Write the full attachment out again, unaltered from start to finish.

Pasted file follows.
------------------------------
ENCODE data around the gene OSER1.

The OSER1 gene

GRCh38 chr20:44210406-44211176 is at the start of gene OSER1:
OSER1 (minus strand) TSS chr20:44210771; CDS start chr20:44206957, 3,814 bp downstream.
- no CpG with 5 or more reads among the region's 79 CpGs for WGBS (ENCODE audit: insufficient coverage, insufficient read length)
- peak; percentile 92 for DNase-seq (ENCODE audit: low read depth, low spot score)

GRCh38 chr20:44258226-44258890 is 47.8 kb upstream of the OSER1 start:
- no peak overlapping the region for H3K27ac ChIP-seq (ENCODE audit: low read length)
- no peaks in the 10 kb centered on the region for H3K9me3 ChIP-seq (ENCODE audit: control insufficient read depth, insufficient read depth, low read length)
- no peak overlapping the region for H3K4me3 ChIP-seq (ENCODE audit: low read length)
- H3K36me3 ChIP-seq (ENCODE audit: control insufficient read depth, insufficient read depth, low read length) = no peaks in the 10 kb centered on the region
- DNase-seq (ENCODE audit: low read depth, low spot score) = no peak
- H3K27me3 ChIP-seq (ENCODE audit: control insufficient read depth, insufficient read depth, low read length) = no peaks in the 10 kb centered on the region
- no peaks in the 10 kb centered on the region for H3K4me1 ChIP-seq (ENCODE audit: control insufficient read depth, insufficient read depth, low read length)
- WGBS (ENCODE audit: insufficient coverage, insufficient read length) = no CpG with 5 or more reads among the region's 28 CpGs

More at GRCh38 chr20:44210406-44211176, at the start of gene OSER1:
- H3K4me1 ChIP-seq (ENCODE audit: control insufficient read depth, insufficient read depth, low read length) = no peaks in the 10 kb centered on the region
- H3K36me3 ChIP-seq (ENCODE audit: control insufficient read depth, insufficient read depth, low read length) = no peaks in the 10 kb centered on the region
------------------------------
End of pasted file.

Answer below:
ENCODE data around the gene OSER1.

The OSER1 gene

GRCh38 chr20:44210406-44211176 is at the start of gene OSER1:
OSER1 (minus strand) TSS chr20:44210771; CDS start chr20:44206957, 3,814 bp downstream.
- no CpG with 5 or more reads among the region's 79 CpGs for WGBS (ENCODE audit: insufficient coverage, insufficient read length)
- peak; percentile 92 for DNase-seq (ENCODE audit: low read depth, low spot score)

GRCh38 chr20:44258226-44258890 is 47.8 kb upstream of the OSER1 start:
- no peak overlapping the region for H3K27ac ChIP-seq (ENCODE audit: low read length)
- no peaks in the 10 kb centered on the region for H3K9me3 ChIP-seq (ENCODE audit: control insufficient read depth, insufficient read depth, low read length)
- no peak overlapping the region for H3K4me3 ChIP-seq (ENCODE audit: low read length)
- H3K36me3 ChIP-seq (ENCODE audit: control insufficient read depth, insufficient read depth, low read length) = no peaks in the 10 kb centered on the region
- DNase-seq (ENCODE audit: low read depth, low spot score) = no peak
- H3K27me3 ChIP-seq (ENCODE audit: control insufficient read depth, insufficient read depth, low read length) = no peaks in the 10 kb centered on the region
- no peaks in the 10 kb centered on the region for H3K4me1 ChIP-seq (ENCODE audit: control insufficient read depth, insufficient read depth, low read length)
- WGBS (ENCODE audit: insufficient coverage, insufficient read length) = no CpG with 5 or more reads among the region's 28 CpGs

More at GRCh38 chr20:44210406-44211176, at the start of gene OSER1:
- H3K4me1 ChIP-seq (ENCODE audit: control insufficient read depth, insufficient read depth, low read length) = no peaks in the 10 kb centered on the region
- H3K36me3 ChIP-seq (ENCODE audit: control insufficient read depth, insufficient read depth, low read length) = no peaks in the 10 kb centered on the region